The Difference Between Tai Chi and Qigong

A prospective student asked the studio not long ago what the difference was between tai chi and qigong.  I probably should have addressed this question earlier so people answering the phones would have a ready answer.  But since experience is a thing you don’t get until right after you need it, here we are.

The short answer is that tai chi is a martial art and qigong is not.

The long answer is that qigong refers to any of a large number of exercises that are often slow and gentle (sometimes even standing still), but which can also be very dynamic and challenging.  Many qigong “sets” are so arranged as to work all the muscles and tendons in the body from head-to-foot, and the breathing is often coordinated with the exercise itself.

Tai chi is a fighting art which, practiced slowly and with active intent & attention, enhances balance, flexibility, lower body strength, poise, confidence and awareness.  We do qigong in our classes as a warmup to learning tai chi.  Unlike qigong, the focus is on movement and awareness of the entire body as a coordinated unit, and while the breathing is relaxed, deep and contemplative, it is not coordinated to the action when we practice – we just breathe naturally.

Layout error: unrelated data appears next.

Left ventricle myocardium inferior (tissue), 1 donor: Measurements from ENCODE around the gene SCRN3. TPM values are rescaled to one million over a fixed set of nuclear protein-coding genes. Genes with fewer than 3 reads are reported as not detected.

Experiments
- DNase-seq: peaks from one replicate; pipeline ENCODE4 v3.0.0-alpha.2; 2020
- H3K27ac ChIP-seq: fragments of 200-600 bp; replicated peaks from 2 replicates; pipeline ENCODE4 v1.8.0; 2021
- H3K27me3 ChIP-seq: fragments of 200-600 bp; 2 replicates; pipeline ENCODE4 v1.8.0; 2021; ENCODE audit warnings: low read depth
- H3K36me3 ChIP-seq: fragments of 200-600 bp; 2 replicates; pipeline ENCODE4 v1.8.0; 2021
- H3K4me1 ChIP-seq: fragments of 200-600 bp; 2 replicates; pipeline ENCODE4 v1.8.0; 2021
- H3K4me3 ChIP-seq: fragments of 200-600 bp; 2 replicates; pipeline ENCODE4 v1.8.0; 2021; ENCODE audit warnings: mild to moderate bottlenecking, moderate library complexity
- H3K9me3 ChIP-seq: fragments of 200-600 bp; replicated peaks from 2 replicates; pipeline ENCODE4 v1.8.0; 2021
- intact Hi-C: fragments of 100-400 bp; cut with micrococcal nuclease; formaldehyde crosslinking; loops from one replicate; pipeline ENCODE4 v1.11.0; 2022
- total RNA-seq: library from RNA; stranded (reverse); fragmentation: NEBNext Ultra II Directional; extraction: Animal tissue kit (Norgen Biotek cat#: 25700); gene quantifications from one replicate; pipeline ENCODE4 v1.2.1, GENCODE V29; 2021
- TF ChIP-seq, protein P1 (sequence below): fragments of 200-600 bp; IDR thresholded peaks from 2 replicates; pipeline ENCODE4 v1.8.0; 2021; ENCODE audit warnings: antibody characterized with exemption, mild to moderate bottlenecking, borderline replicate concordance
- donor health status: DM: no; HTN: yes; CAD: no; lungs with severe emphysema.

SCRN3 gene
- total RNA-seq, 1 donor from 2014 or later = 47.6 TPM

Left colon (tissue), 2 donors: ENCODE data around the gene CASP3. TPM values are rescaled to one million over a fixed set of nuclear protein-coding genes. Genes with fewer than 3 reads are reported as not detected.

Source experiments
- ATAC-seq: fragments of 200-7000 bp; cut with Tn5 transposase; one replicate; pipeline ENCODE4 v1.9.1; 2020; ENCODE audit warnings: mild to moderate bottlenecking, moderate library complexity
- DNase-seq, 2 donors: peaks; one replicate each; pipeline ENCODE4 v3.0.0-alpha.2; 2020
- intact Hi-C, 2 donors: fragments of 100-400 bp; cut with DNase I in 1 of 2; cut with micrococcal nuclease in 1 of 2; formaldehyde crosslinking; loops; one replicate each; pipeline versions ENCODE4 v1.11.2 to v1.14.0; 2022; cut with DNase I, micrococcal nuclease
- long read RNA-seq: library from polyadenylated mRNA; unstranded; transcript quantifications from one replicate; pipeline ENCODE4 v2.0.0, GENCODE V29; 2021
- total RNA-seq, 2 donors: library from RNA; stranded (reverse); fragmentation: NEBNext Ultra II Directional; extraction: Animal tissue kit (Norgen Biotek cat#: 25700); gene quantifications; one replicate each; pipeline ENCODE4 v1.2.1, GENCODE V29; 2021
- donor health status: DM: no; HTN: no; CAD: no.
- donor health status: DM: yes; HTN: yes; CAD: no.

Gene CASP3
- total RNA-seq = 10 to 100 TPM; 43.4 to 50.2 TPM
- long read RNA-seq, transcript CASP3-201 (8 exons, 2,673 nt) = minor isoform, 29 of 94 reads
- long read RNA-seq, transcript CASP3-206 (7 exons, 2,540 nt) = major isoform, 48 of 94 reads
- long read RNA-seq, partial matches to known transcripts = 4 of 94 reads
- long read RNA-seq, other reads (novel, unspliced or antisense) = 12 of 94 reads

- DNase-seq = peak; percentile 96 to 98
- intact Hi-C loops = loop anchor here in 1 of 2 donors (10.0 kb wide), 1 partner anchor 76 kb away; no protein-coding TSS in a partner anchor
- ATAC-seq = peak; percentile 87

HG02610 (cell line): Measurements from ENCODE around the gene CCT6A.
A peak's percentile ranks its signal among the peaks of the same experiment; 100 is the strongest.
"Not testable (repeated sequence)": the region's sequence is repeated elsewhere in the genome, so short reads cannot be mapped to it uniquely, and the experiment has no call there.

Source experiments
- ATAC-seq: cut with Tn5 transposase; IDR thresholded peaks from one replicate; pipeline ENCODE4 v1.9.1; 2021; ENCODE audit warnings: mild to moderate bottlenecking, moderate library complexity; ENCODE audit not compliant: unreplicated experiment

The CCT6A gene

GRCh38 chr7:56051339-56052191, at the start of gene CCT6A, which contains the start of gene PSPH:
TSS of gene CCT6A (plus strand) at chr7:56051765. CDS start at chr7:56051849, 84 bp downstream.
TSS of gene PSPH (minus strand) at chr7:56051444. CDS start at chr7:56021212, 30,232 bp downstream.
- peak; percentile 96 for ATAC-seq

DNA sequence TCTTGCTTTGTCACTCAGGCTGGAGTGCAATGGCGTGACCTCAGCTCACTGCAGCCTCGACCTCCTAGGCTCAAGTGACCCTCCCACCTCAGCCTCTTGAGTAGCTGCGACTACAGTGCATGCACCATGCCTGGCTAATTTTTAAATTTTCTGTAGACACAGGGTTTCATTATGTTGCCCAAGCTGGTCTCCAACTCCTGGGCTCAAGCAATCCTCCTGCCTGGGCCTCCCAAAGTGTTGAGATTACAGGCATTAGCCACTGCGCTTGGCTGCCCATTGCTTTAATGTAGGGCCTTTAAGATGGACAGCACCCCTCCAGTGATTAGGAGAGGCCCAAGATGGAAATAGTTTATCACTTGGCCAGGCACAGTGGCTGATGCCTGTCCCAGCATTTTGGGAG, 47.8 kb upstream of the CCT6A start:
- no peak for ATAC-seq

The two are somewhat related and share many of the same benefits, but they’re different things.  The postures and transitions of tai chi can be performed as qigong exercises, but not the other way ‘round.

In other words, tai chi is qigong, but qigong is not tai chi, in exactly the same way as Western boxing is a good cardio workout, but cardio isn’t necessarily boxing.